Bio-enzymatic products can be used for washroom, general-purpose and carpet cleaners, degreasers, general and specialty odor eliminators, drain and grease trap maintainers, urinal blocks, and septic line treatments. Bio-enzymatic products products work in the following manner: these good pathogens multiply and grow in numbers while they eat, thereby removing soils and odors economically and rapidly, and converting these wastes into carbon dioxide and water. Over time, surfaces and grout get a deeper level of clean as these microorganisms work long after application for up to 80 hours after being applied and continue to clean these hard to reach places that traditional cleaners alone miss. In addition, these cleaners are very effective in cost and performance both short- and long-term.

A second category of biobased products rely on using renewable resources such as soy, ethanol from corn, etc. By using the USDA Bio-Preferred Program, products are independently tested for carbon content and proven to meet the USDA Program (they can also be certified green by EcoLogo and or Green Seal). Product examples include soy hand cleaner (rather than relying on a d'limone), spray and wipe cleaner and more.

— Mike Sawchuk, vice president, Enviro-Solutions/Charlotte Products, Peterborough, Ontario, Canada.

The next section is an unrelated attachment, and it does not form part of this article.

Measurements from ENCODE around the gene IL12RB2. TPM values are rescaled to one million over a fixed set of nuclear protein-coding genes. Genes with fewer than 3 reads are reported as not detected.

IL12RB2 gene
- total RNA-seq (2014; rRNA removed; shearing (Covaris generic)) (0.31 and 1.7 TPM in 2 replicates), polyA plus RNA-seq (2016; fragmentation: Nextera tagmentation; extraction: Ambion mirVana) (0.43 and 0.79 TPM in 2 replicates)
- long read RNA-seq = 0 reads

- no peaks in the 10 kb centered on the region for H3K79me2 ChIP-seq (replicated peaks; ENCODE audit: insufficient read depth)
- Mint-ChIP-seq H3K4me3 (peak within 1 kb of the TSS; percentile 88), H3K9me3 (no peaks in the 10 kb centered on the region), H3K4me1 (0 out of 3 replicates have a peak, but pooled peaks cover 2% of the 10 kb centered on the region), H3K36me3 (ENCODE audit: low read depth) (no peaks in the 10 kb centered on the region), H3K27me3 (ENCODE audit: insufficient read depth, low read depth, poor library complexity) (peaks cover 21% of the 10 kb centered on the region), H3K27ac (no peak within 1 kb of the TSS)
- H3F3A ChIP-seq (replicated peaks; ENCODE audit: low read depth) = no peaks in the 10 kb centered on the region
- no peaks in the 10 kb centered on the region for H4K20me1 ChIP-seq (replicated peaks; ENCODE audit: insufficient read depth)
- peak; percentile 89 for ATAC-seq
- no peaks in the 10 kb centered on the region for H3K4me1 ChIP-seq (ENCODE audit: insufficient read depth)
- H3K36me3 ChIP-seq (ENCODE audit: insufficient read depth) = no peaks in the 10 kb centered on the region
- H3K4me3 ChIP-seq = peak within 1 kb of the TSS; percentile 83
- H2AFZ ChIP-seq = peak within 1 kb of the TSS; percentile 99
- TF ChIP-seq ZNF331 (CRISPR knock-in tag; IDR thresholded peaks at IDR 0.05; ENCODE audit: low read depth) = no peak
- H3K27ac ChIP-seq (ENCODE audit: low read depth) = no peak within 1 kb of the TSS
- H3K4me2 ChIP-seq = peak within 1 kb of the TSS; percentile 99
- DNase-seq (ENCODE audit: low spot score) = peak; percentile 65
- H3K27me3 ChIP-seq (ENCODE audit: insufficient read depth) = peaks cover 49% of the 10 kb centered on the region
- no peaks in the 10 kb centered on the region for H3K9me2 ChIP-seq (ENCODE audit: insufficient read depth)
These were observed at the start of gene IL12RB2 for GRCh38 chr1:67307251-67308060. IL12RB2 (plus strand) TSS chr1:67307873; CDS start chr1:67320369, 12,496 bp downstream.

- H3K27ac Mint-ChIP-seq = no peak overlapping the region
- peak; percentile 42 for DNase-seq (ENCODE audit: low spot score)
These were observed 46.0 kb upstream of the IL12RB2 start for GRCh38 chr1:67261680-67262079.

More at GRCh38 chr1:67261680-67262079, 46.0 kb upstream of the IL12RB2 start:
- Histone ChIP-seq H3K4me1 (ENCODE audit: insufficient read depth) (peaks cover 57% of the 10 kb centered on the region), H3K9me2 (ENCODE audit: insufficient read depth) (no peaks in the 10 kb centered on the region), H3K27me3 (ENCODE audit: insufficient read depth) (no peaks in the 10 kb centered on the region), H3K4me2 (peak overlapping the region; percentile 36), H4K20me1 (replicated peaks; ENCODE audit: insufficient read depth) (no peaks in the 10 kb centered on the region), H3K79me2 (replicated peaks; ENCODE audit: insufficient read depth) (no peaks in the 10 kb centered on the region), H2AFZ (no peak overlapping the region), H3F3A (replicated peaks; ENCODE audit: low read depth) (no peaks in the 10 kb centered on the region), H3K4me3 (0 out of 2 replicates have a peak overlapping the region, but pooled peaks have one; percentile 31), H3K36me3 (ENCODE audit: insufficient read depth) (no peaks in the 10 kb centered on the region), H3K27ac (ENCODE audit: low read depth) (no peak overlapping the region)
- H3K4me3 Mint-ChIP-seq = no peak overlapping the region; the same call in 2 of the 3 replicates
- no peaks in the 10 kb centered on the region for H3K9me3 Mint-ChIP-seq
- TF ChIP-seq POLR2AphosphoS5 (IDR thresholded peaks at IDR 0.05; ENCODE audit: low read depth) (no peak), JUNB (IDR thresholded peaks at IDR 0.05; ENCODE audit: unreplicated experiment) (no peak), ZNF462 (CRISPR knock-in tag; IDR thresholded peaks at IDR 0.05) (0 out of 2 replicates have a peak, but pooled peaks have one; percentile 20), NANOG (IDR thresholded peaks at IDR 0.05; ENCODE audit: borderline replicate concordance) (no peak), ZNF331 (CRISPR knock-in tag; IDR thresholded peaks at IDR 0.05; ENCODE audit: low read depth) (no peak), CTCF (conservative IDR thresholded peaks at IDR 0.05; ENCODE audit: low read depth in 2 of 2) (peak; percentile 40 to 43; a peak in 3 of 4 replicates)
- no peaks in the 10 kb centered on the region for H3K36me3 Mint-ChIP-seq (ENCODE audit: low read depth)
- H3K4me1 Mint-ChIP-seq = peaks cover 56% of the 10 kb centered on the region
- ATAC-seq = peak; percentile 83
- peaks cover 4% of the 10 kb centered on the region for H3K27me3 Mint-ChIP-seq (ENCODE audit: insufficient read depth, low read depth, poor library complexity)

Question: What is the difference between green and biobased chemicals?

"Green" is a fuzzy term that can mean a lot of different things. Sometimes it relates to human toxicity. Sometimes it relates to biodegradability or aquatic toxicity ... products that prevent waste. And it could just mean products that have been certified by a third party.

Biobased chemicals, however, are pretty well defined by the U.S. government. Chemicals that are derived from plant or animal feedstock are typically considered biobased chemicals. Just because something is biobased doesn't make it green. Chemicals from plants or animals can be toxic. Some chemicals can be derived from either plants or petroleum, but they are the same exact molecule. Further, some chemicals are made by combining petroleum and biobased components into one material.